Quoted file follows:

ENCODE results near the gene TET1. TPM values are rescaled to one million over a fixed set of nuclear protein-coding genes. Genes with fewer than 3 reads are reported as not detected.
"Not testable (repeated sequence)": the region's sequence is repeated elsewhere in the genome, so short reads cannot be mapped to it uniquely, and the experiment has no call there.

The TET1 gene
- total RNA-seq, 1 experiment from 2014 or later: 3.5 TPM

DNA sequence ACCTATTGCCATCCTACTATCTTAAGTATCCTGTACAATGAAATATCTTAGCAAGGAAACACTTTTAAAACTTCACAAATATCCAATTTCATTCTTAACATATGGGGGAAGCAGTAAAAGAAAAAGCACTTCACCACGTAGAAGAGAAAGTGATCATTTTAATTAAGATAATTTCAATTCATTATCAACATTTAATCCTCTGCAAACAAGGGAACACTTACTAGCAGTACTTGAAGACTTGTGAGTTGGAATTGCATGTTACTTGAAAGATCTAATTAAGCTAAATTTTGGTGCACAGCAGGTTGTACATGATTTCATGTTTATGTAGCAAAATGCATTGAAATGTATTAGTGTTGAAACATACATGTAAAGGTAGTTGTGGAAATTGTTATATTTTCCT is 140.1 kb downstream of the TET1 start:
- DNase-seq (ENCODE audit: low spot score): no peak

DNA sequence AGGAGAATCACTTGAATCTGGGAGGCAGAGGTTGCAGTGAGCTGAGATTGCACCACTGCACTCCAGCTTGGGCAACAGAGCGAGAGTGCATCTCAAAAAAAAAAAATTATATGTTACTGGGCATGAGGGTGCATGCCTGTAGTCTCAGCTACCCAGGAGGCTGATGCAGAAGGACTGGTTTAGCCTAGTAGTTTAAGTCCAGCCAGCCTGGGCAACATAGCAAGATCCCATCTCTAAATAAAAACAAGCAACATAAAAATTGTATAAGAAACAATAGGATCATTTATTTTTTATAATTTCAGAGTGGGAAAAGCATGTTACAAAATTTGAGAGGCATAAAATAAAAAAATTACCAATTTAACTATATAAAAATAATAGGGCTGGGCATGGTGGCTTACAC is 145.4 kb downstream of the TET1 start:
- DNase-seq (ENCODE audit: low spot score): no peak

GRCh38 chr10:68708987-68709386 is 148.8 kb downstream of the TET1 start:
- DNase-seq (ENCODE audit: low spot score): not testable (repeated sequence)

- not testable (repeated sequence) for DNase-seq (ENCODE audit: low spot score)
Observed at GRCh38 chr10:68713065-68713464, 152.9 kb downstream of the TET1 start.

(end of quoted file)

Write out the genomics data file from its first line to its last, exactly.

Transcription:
ENCODE results near the gene TET1. TPM values are rescaled to one million over a fixed set of nuclear protein-coding genes. Genes with fewer than 3 reads are reported as not detected.
"Not testable (repeated sequence)": the region's sequence is repeated elsewhere in the genome, so short reads cannot be mapped to it uniquely, and the experiment has no call there.

The TET1 gene
- total RNA-seq, 1 experiment from 2014 or later: 3.5 TPM

DNA sequence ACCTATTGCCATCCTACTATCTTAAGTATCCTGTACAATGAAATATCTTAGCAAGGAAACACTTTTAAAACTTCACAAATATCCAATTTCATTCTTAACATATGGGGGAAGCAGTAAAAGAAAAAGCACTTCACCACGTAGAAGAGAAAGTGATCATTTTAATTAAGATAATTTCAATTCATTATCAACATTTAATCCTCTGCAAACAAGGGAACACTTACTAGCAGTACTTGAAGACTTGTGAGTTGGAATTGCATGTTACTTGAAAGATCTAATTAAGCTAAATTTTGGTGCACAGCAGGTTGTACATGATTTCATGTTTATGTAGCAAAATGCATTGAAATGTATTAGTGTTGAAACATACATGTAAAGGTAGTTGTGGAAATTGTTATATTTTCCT is 140.1 kb downstream of the TET1 start:
- DNase-seq (ENCODE audit: low spot score): no peak

DNA sequence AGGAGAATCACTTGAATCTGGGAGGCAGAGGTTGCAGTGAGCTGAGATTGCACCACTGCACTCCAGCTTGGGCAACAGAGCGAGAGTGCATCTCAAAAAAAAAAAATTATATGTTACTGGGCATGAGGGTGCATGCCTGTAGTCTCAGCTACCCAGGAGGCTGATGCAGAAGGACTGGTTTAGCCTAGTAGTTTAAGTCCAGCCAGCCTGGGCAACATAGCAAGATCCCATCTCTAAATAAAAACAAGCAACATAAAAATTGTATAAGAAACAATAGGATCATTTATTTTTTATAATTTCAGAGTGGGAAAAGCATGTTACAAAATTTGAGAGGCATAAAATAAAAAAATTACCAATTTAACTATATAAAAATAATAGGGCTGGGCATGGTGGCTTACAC is 145.4 kb downstream of the TET1 start:
- DNase-seq (ENCODE audit: low spot score): no peak

GRCh38 chr10:68708987-68709386 is 148.8 kb downstream of the TET1 start:
- DNase-seq (ENCODE audit: low spot score): not testable (repeated sequence)

- not testable (repeated sequence) for DNase-seq (ENCODE audit: low spot score)
Observed at GRCh38 chr10:68713065-68713464, 152.9 kb downstream of the TET1 start.